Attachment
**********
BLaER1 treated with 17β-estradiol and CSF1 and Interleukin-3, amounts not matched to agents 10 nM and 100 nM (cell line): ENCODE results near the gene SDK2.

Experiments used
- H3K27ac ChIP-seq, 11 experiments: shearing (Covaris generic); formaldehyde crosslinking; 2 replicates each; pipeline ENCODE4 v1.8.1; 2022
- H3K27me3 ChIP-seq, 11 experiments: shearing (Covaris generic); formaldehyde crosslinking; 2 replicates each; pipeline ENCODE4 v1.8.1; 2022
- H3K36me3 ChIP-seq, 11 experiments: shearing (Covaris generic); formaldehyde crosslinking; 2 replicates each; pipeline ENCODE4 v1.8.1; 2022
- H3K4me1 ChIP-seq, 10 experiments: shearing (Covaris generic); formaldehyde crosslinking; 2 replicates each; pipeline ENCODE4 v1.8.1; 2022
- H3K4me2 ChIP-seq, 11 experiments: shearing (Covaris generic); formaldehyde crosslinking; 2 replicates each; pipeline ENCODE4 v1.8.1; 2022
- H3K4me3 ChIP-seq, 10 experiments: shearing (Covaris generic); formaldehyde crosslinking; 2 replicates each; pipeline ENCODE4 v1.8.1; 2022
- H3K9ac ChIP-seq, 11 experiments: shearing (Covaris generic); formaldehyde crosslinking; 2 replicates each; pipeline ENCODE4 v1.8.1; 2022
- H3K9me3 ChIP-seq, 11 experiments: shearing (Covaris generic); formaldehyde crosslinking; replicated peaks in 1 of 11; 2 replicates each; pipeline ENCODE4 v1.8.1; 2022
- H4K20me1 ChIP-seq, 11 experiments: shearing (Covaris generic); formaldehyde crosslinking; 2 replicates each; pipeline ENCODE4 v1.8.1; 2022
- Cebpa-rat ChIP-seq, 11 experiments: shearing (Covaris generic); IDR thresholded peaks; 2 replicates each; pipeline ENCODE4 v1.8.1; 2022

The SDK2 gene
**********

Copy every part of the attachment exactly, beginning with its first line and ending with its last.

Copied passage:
BLaER1 treated with 17β-estradiol and CSF1 and Interleukin-3, amounts not matched to agents 10 nM and 100 nM (cell line): ENCODE results near the gene SDK2.

Experiments used
- H3K27ac ChIP-seq, 11 experiments: shearing (Covaris generic); formaldehyde crosslinking; 2 replicates each; pipeline ENCODE4 v1.8.1; 2022
- H3K27me3 ChIP-seq, 11 experiments: shearing (Covaris generic); formaldehyde crosslinking; 2 replicates each; pipeline ENCODE4 v1.8.1; 2022
- H3K36me3 ChIP-seq, 11 experiments: shearing (Covaris generic); formaldehyde crosslinking; 2 replicates each; pipeline ENCODE4 v1.8.1; 2022
- H3K4me1 ChIP-seq, 10 experiments: shearing (Covaris generic); formaldehyde crosslinking; 2 replicates each; pipeline ENCODE4 v1.8.1; 2022
- H3K4me2 ChIP-seq, 11 experiments: shearing (Covaris generic); formaldehyde crosslinking; 2 replicates each; pipeline ENCODE4 v1.8.1; 2022
- H3K4me3 ChIP-seq, 10 experiments: shearing (Covaris generic); formaldehyde crosslinking; 2 replicates each; pipeline ENCODE4 v1.8.1; 2022
- H3K9ac ChIP-seq, 11 experiments: shearing (Covaris generic); formaldehyde crosslinking; 2 replicates each; pipeline ENCODE4 v1.8.1; 2022
- H3K9me3 ChIP-seq, 11 experiments: shearing (Covaris generic); formaldehyde crosslinking; replicated peaks in 1 of 11; 2 replicates each; pipeline ENCODE4 v1.8.1; 2022
- H4K20me1 ChIP-seq, 11 experiments: shearing (Covaris generic); formaldehyde crosslinking; 2 replicates each; pipeline ENCODE4 v1.8.1; 2022
- Cebpa-rat ChIP-seq, 11 experiments: shearing (Covaris generic); IDR thresholded peaks; 2 replicates each; pipeline ENCODE4 v1.8.1; 2022

The SDK2 gene